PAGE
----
To determine whether adolescent alcohol use and/or other adolescent health risk behaviour predisposes to alcohol dependence in young adulthood. Seven-wave cohort study over 6 years. A community sample of almost two thousand individuals followed from ages 14-15 to 20-21 years. Diagnostic and Statistical Manual volume IV (DSM-IV) alcohol dependence in participants aged 20-21 years and drinking three or more times a week. Approximately 90% of participants consumed alcohol by age 20 years, 4.7% fulfilling DSM-IV alcohol dependence criteria. Alcohol dependence in young adults was preceded by higher persisting teenage rates of frequent drinking [odds ratio (OR) 8.1, 95% confidence interval (CI) 4.2, 16], binge drinking (OR 6.7, 95% CI 3.6, 12), alcohol-related injuries (OR 4.5 95% CI 1.9, 11), intense drinking (OR 4.8, 95% CI 2.6, 8.7), high dose tobacco use (OR 5.5, 95% CI 2.3, 13) and antisocial behaviour (OR 5.9, 95% CI 3.3, 11). After adjustment for other teenage predictors frequent drinking (OR 3.1, 95% CI 1.2, 7.7) and antisocial behaviour (OR 2.4, 95% CI 1.2, 5.1) held persisting independent associations with later alcohol dependence. There were no prospective associations found with emotional disturbance in adolescence. Teenage drinking patterns and other health risk behaviours in adolescence predicted alcohol dependence in adulthood. Prevention and early intervention initiatives to reduce longer-term alcohol-related harm therefore need to address the factors, including alcohol supply, that influence teenage consumption and in particular high-risk drinking patterns.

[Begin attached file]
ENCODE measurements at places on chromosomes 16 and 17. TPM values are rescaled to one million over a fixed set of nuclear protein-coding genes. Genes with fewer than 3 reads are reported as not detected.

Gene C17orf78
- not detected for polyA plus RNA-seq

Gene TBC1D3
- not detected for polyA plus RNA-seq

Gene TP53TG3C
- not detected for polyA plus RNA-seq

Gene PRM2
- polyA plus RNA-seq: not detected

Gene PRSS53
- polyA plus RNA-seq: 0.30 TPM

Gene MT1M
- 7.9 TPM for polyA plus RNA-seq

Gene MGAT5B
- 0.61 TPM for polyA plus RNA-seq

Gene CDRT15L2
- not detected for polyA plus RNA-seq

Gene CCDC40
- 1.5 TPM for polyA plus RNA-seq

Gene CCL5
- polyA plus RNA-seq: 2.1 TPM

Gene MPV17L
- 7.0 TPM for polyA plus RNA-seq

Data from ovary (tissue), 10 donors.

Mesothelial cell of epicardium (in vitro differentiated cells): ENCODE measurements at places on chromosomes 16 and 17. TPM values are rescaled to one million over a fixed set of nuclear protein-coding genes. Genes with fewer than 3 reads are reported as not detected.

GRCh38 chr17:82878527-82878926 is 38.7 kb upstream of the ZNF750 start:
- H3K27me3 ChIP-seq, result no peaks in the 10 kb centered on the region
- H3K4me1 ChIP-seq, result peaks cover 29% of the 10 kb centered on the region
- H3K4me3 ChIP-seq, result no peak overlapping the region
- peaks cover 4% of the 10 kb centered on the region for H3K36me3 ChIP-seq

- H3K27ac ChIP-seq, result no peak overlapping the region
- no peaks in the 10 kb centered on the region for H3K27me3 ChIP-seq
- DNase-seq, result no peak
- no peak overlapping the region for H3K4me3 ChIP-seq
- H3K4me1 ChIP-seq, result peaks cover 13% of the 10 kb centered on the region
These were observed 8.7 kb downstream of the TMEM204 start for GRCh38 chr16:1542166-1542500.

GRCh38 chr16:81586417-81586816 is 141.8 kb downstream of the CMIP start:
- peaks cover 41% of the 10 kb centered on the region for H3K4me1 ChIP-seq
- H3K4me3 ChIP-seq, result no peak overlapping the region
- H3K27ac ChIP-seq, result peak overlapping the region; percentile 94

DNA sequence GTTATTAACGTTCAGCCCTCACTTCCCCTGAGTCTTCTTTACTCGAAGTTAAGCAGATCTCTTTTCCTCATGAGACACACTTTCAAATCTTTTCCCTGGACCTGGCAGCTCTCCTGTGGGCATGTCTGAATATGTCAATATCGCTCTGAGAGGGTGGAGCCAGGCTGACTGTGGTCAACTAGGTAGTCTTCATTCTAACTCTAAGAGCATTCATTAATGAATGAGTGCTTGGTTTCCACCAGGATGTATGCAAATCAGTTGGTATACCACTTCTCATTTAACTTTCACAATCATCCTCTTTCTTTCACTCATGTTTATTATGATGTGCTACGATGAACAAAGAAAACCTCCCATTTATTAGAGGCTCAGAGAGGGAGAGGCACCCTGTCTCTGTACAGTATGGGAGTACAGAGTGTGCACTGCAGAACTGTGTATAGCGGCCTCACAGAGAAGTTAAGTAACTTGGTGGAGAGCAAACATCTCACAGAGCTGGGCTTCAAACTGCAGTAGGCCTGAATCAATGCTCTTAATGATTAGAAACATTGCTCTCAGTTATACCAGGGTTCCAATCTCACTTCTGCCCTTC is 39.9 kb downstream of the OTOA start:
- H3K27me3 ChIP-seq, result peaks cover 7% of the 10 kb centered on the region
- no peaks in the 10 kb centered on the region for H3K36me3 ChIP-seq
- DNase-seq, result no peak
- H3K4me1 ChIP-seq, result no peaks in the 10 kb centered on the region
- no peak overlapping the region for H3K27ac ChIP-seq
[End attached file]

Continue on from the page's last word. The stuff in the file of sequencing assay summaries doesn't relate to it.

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              The burden of smoking-related ill health in the UK.